Mix06: Bill Gates, Aber Whitcom, Ashley Highfield and Tim O’Reilly

Microsoft has the transcript from Bill Gate’s Mix06 keynote address.

From the transcript:

Bill Gates: “Many of the things we’re going to talk about are really falling into two categories. First, it’s the experience through the browser, and as you’ve seen there’s a lot of substantial change there including some tools that we’ve just come up with that you’ll get your hands on that will make that substantially richer than ever before. And then, second, is beyond the browser, where you are actually exchanging data with rich code, the client is not on a phone, or a Media Center PC, or any of the target devices.”

Aber Whitcom, CTO, MySpace: “I thought I’d start by bragging about some of our numbers. Business is booming, MySpace has 65 million registered members, and that’s growing at 260,000 members every day. In February we had 38 million unique views, and 23 billion page views. In fact, Media Metrics tells us that we’re the No. 2-trafficked site on the Internet, passing Google, eBay, and just recently MSN.”

Ashley Highfield, BBC: “Just as a little comparison, it costs us around about 7 million pounds a year to distribute one of our TV channels over the airwaves, over digital terrestrial. It’s about a tenth that much, about 700,000 to distribute a channel over satellite. And using the latest technologies, peer-to-peer and multicasting, we can get that cost down by another factor of ten down to around about 70,000. So if the audience is there and the demand is really there, then for us the Internet, just looking at that, that television slice, is a hugely compelling platform for us.”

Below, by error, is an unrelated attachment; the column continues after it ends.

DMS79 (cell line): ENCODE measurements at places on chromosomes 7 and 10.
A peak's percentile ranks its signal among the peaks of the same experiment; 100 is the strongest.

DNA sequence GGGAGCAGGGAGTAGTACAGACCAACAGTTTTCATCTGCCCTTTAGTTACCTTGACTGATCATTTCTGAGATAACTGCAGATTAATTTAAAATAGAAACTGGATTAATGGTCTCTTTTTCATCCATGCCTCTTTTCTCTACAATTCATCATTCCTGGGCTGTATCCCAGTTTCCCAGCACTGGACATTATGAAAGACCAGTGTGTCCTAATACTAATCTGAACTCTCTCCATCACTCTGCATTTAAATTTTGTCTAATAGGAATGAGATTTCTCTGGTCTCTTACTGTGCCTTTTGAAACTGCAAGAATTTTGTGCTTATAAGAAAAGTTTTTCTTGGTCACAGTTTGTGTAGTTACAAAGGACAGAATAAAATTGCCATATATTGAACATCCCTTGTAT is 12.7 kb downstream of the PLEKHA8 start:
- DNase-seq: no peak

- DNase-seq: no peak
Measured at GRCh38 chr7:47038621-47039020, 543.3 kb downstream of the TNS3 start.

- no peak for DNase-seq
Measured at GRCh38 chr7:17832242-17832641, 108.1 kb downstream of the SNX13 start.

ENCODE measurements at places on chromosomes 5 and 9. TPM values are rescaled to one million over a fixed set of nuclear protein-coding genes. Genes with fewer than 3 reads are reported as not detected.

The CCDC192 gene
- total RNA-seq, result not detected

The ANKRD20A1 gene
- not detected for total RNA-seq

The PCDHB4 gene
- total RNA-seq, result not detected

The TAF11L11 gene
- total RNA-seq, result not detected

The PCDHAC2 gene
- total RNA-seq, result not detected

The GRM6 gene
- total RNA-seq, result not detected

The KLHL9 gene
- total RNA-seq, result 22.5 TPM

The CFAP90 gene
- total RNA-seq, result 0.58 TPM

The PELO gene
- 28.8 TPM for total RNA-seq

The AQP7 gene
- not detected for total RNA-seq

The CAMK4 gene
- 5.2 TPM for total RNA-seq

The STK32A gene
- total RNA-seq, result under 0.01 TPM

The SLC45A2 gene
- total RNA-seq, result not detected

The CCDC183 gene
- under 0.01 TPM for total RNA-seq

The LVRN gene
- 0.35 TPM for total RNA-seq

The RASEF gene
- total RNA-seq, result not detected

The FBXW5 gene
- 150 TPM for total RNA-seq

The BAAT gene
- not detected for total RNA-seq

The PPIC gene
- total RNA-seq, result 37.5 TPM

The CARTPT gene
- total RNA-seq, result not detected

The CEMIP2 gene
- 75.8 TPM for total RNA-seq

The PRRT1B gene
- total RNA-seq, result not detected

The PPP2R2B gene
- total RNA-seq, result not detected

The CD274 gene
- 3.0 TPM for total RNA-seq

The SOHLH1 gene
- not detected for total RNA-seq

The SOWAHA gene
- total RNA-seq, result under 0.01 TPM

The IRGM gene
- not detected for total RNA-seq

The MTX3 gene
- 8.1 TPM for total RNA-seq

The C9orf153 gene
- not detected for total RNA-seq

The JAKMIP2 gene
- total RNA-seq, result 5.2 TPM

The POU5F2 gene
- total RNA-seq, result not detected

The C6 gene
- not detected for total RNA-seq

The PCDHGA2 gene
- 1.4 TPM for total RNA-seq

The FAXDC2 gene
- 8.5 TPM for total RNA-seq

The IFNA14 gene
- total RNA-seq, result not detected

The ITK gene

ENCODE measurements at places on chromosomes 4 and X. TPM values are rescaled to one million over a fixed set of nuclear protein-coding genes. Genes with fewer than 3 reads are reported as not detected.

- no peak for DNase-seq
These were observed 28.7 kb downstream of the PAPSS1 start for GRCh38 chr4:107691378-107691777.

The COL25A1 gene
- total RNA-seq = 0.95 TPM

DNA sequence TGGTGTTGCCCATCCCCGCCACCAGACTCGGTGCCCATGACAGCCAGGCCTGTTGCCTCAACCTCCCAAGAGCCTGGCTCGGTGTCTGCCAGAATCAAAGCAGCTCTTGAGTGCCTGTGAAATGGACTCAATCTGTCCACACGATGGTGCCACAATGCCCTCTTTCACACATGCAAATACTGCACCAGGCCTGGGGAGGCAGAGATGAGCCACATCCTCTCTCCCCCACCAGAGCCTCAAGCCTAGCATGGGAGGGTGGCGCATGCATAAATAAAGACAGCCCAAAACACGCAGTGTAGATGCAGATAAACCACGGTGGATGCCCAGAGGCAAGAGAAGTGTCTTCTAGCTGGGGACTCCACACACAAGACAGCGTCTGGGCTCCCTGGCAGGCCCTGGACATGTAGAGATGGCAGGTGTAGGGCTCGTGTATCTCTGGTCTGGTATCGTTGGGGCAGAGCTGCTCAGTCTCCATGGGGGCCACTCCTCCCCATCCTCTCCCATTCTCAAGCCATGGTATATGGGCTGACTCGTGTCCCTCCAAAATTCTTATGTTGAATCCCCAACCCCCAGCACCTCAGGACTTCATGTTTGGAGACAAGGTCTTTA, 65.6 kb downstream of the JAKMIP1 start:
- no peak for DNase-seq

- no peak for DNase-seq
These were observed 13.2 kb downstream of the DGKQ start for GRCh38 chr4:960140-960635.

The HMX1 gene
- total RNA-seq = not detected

Tim O’Reilly: “So moving on to another aspect of Web 2.0, one point that I have made repeatedly is that one of the key concepts that’s different about network applications is that they get better the more people use them. Every time somebody makes the link on a Web site, and I think it was Scoble who made this point originally, at least in my awareness, they are contributing to a site like Google or any search engine, because it’s the users making links that is the raw material of the whole search Web. And in a similar way, every time somebody tags a photo in Flickr or a Web site in del.icio.us, they’re basically making the application better for everyone else.”

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About Daniel Davenport

Daniel is a digital media executive with internet and broadcast experience. Daniel is currently the executive strategy director at THINK Interactive.

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